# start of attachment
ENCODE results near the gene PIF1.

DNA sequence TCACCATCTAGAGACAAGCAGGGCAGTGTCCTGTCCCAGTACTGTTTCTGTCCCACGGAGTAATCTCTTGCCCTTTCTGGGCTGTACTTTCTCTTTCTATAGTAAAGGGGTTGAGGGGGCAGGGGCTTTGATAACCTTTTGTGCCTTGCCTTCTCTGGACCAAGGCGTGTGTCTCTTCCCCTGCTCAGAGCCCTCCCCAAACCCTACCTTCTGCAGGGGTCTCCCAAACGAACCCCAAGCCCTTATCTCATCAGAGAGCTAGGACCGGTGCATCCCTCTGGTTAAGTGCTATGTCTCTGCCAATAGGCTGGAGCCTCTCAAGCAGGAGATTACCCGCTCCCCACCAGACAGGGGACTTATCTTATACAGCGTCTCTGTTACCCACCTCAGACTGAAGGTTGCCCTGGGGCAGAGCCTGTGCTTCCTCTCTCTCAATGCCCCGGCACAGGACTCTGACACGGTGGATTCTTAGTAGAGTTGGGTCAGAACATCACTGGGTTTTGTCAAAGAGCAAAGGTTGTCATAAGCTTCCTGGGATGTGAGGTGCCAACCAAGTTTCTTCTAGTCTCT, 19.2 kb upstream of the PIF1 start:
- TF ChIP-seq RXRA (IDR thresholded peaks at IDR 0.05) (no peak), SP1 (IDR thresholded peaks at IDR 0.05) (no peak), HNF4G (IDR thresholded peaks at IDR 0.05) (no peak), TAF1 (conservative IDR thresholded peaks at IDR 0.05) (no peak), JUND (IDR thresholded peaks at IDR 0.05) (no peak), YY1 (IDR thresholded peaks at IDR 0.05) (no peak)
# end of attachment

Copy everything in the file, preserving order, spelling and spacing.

ENCODE results near the gene PIF1.

DNA sequence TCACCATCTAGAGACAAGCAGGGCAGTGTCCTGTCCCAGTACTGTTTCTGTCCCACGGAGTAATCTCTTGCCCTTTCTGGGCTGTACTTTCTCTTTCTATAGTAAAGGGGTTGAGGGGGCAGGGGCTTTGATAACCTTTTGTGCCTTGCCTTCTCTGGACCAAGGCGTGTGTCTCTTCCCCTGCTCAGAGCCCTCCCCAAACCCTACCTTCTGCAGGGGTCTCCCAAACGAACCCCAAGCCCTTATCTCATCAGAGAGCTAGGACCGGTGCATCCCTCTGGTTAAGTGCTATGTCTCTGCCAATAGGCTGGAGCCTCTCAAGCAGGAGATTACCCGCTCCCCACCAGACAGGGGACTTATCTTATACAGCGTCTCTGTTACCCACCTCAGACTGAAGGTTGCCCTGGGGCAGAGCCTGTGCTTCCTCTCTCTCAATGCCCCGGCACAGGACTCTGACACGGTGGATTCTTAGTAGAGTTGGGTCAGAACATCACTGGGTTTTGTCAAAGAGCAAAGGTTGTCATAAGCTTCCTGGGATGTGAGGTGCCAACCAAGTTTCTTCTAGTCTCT, 19.2 kb upstream of the PIF1 start:
- TF ChIP-seq RXRA (IDR thresholded peaks at IDR 0.05) (no peak), SP1 (IDR thresholded peaks at IDR 0.05) (no peak), HNF4G (IDR thresholded peaks at IDR 0.05) (no peak), TAF1 (conservative IDR thresholded peaks at IDR 0.05) (no peak), JUND (IDR thresholded peaks at IDR 0.05) (no peak), YY1 (IDR thresholded peaks at IDR 0.05) (no peak)